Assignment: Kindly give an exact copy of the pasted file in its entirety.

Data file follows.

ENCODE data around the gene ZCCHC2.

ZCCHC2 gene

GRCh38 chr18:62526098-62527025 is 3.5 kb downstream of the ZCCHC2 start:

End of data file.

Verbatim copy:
ENCODE data around the gene ZCCHC2.

ZCCHC2 gene

GRCh38 chr18:62526098-62527025 is 3.5 kb downstream of the ZCCHC2 start: